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Why I'll vote in favor of the Iran nuclear deal

The historic accord to close off Iran's pathways to a bomb is an enormous win for U.S. national security and President Obama.
(Photo by Carlos Barria/Pool/AP)
British Foreign Secretary Philip Hammond, 2nd right, U.S. Secretary of State John Kerry, right, and European Union High Representative for Foreign Affairs and Security Policy Federica Mogherini, left, talk to Iranian Foreign Minister Mohammad Javad Zarif as the wait for Russian Foreign Minister Sergey Lavrov, not pictured, for a group picture at the Vienna International Center in Vienna, Austria, Tuesday, July 14, 2015.

The historic accord to close off Iran's pathways to a nuclear bomb is an enormous win for U.S. national security and President Obama. In the coming weeks, I plan to vote in support of this landmark achievement and urge my colleagues to do the same.

I witnessed firsthand the transformative power of diplomacy as ambassador to Switzerland and Liechtenstein. I commend our diplomats for skillfully averting a global showdown with Iran as part of a deal that blocks its efforts to obtain a nuclear weapon. 

Related: Obama: Deal makes world ‘safer’

Thanks to the Obama administration’s negotiations, Iran's nuclear program will be under lock, key and camera 24 hours a day, 365 days a year. The eyes of the international community are on every centrifuge, every ounce of uranium, in all of Iran's nuclear facilities. Inspectors have "when needed, where needed" inspection rights to any Iranian military site suspected of being involved in the nuclear program.

During my tenure as ambassador to Switzerland, Iran demanded a good deal of my attention. Switzerland has a unique role in our relationship with Iran and in this debate, as the Swiss government has served as the "protecting power" of the United States. Because we have not had formalized diplomatic relations with Iran since 1980, Switzerland represents Washington’s interests in Tehran.

In more recent years, Switzerland regularly hosted negotiations between Iran and the so-called P5+1 countries and Germany. Diplomats from these six world powers concluded the primary agreement with Iran, known as the Joint Plan of Action (JPOA), in Geneva in November 2013.

We can already see the stunning successes of this preliminary agreement. Under the JPOA, the number of inspectors on the ground monitoring Iran's nuclear sites nearly doubled. Our diplomats have done more to restrain Iran's nuclear program in the last two years than we saw in the previous two decades when the Iranian nuclear program continued to expand unchecked.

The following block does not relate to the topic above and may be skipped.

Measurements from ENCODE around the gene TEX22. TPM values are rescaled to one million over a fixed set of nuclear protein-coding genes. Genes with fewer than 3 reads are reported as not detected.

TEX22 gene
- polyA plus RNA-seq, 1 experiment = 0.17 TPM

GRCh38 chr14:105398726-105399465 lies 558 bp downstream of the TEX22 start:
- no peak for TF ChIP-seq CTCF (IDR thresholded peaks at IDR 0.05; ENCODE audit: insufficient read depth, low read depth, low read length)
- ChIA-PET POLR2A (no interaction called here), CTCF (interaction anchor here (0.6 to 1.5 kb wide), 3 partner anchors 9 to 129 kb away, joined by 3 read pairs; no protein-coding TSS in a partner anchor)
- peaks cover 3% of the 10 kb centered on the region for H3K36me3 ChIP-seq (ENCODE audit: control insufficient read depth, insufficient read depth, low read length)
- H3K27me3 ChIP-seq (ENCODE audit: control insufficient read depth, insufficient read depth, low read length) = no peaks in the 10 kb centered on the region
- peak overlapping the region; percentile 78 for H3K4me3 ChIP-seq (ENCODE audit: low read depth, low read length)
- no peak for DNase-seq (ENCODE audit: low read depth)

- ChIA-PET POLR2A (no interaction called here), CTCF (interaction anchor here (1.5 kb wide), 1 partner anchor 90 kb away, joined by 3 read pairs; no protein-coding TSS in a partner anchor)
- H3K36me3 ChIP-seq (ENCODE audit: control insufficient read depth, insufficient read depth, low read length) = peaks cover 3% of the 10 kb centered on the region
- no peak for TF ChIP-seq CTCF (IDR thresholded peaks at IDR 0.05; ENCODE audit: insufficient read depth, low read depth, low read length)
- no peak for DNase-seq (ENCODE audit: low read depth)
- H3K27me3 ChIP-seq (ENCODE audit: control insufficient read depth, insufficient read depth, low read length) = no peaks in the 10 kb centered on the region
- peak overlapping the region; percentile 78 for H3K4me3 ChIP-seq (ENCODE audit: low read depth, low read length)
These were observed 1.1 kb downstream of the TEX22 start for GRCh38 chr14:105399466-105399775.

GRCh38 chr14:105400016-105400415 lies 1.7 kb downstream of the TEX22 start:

The deal reached in Vienna goes much, much further. Iran will no longer be able to make any uranium or plutonium for a bomb. Iran agrees to rip out a critical two-thirds of its centrifuges under this comprehensive agreement. Sanctions will only be lifted after international inspections verify that Iran is in full compliance. If Iran were to cheat, sanctions will snap back into place. And even if Iran fulfills all of its nuclear commitments, U.S. sanctions on Iranian sponsored terrorism, human rights abuses and ballistic missiles would remain in place.

RELATED: Obama will veto any legislation that prevents Iran deal 

Contrary to a common erroneous claim, this is no 10-year deal. Col. Richard Klass, a combat veteran of the U.S. Air Force and vice chairman of the Center for Arms Control and Non-Proliferation, described the deal as a "carefully crafted series of restrictions with varying timelines that offers the best chance for preventing Iran from accumulating a nuclear arsenal.” The timelines of some of these restrictions will last for a quarter century. 

The deal's requirement that Iran ratify the additional protocol means that enhanced inspections will be permanent. Under the Nuclear Non-Proliferation Treaty, Iran will never be allowed to build a nuclear weapon.

It is no wonder then that a consistent majority of the American people support this deal. In fact, a large coalition of faith-based groups and grassroots peace and security organizations are urging members of Congress to vote to support a deal, warning that "this will be among the most consequential national security votes taken by Congress since the decision to authorize the invasion of Iraq."

The overwhelming consensus among non-proliferation and national security experts is that a diplomatic solution to Iran's nuclear program is the best way to preserve America's national security interests. Notably, 30 leading non-proliferation experts called the Lausanne framework agreed to this spring that undergirds the Vienna deal a "net-plus for non-proliferation."

We cannot allow a nuclear Iran. This deal could serve as a lasting deterrent that keeps our men and women in uniform out of another devastating war in the Middle East. Our diplomats have done their duty to forge this agreement. Now it is incumbent upon every member of Congress to ensure this deal goes forward, without obstruction or delay.

Congressman Donald S. Beyer Jr. represents the 8th Congressional District of Virginia. He was Ambassador to Switzerland and Liechtenstein from 2009 to 2013.